Nuclear power? Yes please!: A former opponent calls on Chris Huhne to embrace the energy source that's cheap AND good for the environment
By FRED PEARCE
I never thought I’d say this – but the future is nuclear. Or it should be. And I urge Energy and Climate Change Secretary Chris Huhne – who, like me, has been an opponent of nuclear power – to embrace that future. Our energy bills depend on it. And so may our climate.
Huhne’s ‘green tax’ sparked anger last week as it became clear that this surcharge on our energy bills will rise to £280 a year for every household by the end of the decade.
The future? Nuclear power should be the way forward
For what? Some of the revenue from the tax, currently set at £89 per household, goes to pay for renewable energy projects such as the sleek and costly offshore wind turbines sprouting across the North Sea. But don’t worry, Huhne says, because the tax will also pay to cut our need for energy by subsidising home insulation, better boilers and the like. We will all end up better off.
There is a deal of scepticism about that claim. And many people would prefer a couple of hundred quid in their pockets than a pile of foam insulation in their loft.
To be fair to Huhne, our current high energy bills are not mainly because of the green tax. The real problem for now is rising prices for gas and other fuels. But behind the immediate stink is a bigger issue. How do we want to get our electricity in future?
The truth is that our energy industry is in a mess. Ever since privatisation, the utilities have been mired in short-term thinking and have failed to invest. The big power stations built by the old Central Electricity Generating Board are reaching the end of their lives.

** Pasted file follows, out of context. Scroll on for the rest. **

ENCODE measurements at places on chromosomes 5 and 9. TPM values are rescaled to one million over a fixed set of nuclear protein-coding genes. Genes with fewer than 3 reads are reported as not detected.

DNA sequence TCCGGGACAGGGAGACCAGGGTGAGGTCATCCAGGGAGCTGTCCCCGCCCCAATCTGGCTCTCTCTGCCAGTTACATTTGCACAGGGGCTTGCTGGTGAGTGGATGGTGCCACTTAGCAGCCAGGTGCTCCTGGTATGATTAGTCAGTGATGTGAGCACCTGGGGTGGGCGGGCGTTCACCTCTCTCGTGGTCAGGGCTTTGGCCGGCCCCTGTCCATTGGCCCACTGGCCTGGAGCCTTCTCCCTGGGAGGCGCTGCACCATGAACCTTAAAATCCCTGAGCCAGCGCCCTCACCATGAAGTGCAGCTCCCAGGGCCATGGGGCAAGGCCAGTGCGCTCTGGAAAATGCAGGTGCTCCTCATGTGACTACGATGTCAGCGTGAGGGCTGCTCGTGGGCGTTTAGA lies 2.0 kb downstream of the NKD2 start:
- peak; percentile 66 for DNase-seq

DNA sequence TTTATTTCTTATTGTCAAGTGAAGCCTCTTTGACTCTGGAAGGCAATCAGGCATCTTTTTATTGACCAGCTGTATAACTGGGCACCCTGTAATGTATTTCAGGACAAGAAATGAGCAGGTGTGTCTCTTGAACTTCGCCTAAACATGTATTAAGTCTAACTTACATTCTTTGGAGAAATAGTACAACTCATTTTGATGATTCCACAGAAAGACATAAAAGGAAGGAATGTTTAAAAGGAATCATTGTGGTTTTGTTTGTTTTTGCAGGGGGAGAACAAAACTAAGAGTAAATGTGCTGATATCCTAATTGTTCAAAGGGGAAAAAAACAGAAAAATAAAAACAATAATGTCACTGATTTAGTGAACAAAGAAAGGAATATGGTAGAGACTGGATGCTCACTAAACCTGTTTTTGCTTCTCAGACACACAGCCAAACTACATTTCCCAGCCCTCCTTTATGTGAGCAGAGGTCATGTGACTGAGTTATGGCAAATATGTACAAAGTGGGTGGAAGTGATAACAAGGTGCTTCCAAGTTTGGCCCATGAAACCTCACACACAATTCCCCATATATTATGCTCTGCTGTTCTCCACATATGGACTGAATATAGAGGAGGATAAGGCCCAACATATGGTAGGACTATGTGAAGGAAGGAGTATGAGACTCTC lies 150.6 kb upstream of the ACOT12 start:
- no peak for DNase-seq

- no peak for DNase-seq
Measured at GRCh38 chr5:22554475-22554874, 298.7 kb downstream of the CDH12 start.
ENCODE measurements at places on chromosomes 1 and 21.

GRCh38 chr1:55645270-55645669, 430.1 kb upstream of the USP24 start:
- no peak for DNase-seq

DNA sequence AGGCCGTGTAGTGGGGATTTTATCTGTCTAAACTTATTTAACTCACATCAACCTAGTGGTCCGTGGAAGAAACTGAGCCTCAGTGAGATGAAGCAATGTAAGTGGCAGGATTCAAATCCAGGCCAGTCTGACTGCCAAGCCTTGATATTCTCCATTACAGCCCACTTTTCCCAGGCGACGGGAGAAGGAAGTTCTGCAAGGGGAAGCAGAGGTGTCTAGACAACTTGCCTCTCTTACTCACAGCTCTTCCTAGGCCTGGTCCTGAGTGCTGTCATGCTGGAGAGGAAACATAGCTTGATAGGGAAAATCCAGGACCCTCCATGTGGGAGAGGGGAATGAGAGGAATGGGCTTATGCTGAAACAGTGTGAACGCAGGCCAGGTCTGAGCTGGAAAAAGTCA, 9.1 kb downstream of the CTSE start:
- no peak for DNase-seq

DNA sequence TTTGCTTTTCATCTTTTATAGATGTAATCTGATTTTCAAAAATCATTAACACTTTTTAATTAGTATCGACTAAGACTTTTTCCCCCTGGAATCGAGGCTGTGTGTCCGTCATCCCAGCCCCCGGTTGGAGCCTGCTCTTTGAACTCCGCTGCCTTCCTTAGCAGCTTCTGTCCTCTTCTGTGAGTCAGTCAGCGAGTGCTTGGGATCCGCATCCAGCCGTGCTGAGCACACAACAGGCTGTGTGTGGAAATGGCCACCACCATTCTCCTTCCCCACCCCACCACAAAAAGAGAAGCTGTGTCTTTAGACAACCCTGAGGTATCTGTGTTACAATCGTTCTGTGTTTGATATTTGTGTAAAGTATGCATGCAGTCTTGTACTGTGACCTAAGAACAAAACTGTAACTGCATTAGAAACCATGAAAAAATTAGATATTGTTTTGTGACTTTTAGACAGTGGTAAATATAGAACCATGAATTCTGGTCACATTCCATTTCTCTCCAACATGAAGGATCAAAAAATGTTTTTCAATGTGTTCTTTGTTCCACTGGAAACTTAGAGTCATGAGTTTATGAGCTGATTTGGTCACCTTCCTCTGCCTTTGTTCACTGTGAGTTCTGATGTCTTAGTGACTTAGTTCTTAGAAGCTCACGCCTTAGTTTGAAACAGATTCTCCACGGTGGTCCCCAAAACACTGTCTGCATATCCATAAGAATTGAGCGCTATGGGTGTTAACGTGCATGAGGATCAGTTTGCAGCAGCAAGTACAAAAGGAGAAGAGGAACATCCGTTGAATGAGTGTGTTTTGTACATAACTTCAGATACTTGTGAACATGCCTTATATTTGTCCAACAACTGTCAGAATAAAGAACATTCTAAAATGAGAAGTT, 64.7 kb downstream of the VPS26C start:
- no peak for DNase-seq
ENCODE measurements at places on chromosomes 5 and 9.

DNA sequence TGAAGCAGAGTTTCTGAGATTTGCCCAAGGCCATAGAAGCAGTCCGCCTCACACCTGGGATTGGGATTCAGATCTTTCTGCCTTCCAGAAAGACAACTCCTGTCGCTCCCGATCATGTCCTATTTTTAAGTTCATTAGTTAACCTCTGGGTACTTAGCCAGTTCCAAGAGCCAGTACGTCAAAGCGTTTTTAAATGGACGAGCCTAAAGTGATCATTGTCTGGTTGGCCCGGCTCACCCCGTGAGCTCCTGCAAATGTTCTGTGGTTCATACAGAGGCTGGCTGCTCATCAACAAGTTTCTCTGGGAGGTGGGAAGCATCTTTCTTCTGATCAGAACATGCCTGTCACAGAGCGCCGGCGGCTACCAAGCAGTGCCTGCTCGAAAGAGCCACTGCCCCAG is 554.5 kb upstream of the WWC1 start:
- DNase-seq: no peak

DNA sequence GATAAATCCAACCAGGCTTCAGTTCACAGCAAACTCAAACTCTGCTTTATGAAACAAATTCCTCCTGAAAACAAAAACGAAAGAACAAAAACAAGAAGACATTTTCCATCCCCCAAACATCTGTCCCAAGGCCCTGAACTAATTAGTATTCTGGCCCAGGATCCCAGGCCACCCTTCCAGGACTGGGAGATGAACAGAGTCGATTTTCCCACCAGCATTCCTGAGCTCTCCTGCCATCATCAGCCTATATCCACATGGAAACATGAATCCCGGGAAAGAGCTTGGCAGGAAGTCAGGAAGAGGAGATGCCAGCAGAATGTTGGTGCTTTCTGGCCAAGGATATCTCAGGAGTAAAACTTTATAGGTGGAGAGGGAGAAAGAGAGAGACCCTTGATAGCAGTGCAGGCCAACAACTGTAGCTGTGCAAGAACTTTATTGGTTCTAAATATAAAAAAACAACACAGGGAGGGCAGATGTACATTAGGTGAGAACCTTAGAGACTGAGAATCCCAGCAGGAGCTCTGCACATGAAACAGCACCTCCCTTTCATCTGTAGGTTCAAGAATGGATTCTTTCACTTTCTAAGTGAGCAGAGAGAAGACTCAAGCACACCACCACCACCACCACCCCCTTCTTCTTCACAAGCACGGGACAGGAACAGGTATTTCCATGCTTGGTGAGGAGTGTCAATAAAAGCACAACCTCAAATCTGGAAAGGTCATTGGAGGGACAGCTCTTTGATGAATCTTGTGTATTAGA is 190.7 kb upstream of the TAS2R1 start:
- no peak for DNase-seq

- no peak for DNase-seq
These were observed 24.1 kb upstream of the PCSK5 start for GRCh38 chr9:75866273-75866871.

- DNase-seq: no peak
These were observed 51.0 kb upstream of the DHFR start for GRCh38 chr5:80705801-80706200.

Unless Huhne does something to replace them, he will be remembered as the Minister who left us huddled over candles as well as forking out for a green tax.
George Osborne is set to announce plans to accelerate infrastructure building as a recession-busting measure
Hopefully, Chancellor George Osborne will kick-start that process on Tuesday by announcing plans to accelerate infrastructure building as a recession-busting measure. But that still begs the question: What should we build? Should we opt for burning coal and gas, irradiating uranium or using Huhne’s green tax to harness the winds and tides?
In my judgment any long-term planning that ignores climate change is not just anti-green but botched business. Climate change is real. Admittedly, there are big uncertainties about how fast it will proceed, and what havoc it could cause. But the billions of tons of greenhouse gases we put into the atmosphere each year by burning coal, oil and gas are trapping ever more of the sun’s heat. That’s 200-year-old physics.
So the world is going to have to move to low-carbon energy – and the sooner we get on this road the better. In Britain, now is the perfect time. And here is the good news. We don’t have to pay through the nose for a low-carbon future. All we have to do is to conquer our fear of nuclear power.
In fact, I see no sensible low-carbon future that does not involve a lot of nuclear power.
Here’s why. First, by most measures nuclear is much greener than renewables. Yes, you read that right. Like them, it is indisputably low-carbon. No carbon is burned in a nuclear reactor, so no carbon dioxide is produced.
But because you can get gigawatts of power from one site, nuclear is the only form of low-carbon energy that won’t blight the British countryside with wind turbines, solar panels or fleets of new pylons. Even better, because we have plenty of nuclear sites across the country where old power plants are shutting, new ones can be slotted in easily.